A SCHEME which would see Darlington's brightest and best teachers lent out to struggling schools could be launched within a year.

The idea of the project - the first of its kind - is to share top staff among the town's seven secondary schools to drive up standards.

Darlington performs well at A-level, but has recently been below the national average at GCSE - a problem which education bosses want to address.

Earlier this year, the local authority recruited Eamonn Farrar as a schools czar, or superhead, to improve standards.

He is putting together the project, called the Darlington education improvement partnership, and hopes to have it running by next September.

The idea is to find the areas that are thriving in the town's seven secondary schools - and then send in the department head, teacher or team into schools which may be struggling in a particular subject.

As headteacher of Hurworth School, Mr Farrar, transformed it into one of the best in the country.

He said: "We are negotiating with headteachers in Darlington about this at the moment. The early signs are that they support this.

"It would be the first scheme in the country to go whole-scale using current teachers.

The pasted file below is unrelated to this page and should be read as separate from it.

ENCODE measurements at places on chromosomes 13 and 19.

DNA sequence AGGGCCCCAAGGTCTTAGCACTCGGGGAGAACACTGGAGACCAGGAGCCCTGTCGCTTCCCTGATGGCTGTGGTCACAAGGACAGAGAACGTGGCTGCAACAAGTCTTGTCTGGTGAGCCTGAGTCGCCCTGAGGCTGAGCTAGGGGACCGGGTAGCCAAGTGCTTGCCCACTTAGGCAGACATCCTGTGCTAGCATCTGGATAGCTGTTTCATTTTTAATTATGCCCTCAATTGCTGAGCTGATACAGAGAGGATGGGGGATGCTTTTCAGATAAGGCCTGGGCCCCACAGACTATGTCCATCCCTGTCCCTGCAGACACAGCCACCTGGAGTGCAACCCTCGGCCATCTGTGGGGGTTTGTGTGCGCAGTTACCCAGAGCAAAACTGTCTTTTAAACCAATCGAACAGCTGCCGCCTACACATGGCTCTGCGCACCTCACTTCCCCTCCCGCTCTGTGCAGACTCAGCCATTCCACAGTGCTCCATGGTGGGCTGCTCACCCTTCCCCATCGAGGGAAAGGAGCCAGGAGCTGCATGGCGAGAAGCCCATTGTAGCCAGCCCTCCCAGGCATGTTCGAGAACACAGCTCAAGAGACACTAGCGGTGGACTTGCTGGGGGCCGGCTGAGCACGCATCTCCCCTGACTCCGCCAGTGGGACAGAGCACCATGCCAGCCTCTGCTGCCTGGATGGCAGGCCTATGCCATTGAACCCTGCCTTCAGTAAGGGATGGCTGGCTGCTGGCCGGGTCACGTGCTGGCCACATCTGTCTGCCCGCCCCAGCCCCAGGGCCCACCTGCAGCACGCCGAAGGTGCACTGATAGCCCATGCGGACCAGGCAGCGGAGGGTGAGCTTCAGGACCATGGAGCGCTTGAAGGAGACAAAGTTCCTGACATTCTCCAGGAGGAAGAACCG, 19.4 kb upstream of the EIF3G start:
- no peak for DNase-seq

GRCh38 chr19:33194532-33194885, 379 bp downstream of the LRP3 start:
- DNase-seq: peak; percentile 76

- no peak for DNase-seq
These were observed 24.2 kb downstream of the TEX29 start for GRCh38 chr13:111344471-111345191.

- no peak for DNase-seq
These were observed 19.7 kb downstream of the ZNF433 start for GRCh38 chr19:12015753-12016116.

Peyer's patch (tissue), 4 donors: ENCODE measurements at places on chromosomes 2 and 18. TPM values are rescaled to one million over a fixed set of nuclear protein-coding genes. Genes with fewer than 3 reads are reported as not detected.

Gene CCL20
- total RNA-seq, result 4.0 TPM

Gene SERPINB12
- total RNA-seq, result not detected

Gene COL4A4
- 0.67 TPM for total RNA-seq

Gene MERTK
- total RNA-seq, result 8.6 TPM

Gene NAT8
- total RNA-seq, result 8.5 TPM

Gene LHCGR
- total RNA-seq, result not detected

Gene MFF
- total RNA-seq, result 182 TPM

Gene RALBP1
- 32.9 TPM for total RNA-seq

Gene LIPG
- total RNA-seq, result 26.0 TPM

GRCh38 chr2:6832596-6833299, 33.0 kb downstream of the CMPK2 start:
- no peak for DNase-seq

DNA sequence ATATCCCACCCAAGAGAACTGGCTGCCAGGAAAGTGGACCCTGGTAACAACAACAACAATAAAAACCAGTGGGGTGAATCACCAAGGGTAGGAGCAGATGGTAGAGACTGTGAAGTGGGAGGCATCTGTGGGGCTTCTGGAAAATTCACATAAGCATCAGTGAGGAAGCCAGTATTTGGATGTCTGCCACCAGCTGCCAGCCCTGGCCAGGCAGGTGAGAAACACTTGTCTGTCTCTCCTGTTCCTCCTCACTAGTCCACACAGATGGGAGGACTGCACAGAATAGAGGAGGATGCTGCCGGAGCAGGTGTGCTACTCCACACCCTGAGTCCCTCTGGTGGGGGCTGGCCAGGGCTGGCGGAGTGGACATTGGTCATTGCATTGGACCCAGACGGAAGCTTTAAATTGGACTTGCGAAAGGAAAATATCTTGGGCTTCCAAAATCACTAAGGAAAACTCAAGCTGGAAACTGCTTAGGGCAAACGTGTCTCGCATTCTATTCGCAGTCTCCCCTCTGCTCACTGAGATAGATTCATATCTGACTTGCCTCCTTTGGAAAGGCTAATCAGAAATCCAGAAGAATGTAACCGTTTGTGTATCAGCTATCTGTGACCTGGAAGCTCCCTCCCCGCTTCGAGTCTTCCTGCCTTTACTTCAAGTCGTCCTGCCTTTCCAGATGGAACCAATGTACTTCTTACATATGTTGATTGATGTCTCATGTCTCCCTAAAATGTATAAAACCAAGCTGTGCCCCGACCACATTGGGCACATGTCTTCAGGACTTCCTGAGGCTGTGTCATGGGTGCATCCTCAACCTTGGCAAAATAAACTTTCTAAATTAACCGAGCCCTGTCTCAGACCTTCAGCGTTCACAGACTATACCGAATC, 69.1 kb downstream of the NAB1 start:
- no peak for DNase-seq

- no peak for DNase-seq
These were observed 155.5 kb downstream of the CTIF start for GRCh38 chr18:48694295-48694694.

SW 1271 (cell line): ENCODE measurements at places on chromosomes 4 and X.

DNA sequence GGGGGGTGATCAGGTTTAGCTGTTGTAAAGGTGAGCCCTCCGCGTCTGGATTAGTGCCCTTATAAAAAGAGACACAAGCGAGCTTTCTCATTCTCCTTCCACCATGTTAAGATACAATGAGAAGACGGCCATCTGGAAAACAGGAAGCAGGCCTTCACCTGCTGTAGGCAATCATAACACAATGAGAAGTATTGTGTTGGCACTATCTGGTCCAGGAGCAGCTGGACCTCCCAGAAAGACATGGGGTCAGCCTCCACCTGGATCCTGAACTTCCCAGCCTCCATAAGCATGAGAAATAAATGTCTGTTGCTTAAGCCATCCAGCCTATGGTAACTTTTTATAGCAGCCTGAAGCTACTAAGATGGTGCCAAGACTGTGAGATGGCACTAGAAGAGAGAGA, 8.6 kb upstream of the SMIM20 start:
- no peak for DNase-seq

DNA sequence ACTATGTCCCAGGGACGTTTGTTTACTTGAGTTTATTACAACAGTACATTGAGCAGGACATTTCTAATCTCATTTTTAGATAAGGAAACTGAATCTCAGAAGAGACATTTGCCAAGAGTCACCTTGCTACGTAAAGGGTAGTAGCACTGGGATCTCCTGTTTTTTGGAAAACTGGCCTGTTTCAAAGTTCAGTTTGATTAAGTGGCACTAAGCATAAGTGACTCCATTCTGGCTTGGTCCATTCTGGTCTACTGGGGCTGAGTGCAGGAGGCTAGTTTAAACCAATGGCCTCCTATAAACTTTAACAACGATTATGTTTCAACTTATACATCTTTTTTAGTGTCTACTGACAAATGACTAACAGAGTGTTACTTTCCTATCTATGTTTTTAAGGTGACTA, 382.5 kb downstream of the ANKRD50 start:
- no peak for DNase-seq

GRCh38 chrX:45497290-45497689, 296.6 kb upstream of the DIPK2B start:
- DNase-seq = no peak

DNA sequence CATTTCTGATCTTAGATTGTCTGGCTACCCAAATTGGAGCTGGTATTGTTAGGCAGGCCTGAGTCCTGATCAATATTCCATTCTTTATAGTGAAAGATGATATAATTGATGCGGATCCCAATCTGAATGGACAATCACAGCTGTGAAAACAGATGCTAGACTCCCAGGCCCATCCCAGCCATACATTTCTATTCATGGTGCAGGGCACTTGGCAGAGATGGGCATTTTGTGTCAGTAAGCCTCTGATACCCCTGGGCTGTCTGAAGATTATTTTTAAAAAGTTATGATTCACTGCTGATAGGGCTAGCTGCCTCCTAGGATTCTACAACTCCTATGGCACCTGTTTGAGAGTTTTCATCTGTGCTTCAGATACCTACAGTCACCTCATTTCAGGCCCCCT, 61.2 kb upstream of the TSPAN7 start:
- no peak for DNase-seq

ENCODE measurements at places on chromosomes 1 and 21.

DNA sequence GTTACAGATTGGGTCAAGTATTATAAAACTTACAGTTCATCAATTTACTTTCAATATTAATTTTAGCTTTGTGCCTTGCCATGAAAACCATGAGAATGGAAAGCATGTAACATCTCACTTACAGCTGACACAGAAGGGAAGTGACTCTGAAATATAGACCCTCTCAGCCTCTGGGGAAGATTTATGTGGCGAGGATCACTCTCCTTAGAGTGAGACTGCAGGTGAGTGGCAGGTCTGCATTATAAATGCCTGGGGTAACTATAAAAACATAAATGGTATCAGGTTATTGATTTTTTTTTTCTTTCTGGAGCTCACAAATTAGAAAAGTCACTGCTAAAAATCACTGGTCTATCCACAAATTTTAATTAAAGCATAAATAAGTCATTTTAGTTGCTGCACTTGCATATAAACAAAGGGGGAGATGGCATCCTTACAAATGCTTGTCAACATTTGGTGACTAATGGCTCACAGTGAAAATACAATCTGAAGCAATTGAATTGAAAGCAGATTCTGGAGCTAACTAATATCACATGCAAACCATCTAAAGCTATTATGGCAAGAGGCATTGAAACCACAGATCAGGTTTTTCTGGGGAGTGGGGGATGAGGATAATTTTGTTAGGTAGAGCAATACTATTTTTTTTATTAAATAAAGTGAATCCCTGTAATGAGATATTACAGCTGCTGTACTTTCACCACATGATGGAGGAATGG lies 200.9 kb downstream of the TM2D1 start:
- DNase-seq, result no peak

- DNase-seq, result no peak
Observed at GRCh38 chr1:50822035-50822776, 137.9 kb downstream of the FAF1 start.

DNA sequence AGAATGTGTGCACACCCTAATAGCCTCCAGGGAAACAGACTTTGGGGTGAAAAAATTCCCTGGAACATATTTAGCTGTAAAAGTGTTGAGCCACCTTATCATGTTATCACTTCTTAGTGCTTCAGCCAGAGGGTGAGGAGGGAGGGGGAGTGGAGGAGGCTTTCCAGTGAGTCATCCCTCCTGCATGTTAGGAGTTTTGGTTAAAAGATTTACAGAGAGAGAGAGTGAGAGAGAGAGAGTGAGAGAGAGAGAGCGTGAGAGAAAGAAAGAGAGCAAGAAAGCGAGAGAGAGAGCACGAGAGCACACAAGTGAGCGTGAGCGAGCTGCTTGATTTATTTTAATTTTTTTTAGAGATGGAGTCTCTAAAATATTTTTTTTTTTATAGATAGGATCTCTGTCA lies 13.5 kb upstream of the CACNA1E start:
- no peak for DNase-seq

"We have provided help before but this is about designing a service which ensures all of the town's schools make the progress we need of them so we don't have one top-performing school and another at the bottom."

Mr Farrar is currently acting headteacher at Eastbourne Comprehensive, following the suspension of headteacher Karen Pemberton.

In recent weeks, he has also been working alongside Howard Gilfillan, the headteacher of Branksome School, which was given the worst possible rating by inspectors in February, and was placed in special measures.

The improvement partnership is separate, and additional, to a school improvement service based at the town hall.

Mr Farrar said: "We have had some huge successes in Darlington but also some failures and that is not good enough for the children here.

"At the moment, we are focusing on secondaries because they have the worst problems, but primaries may want to get involved if they see it working."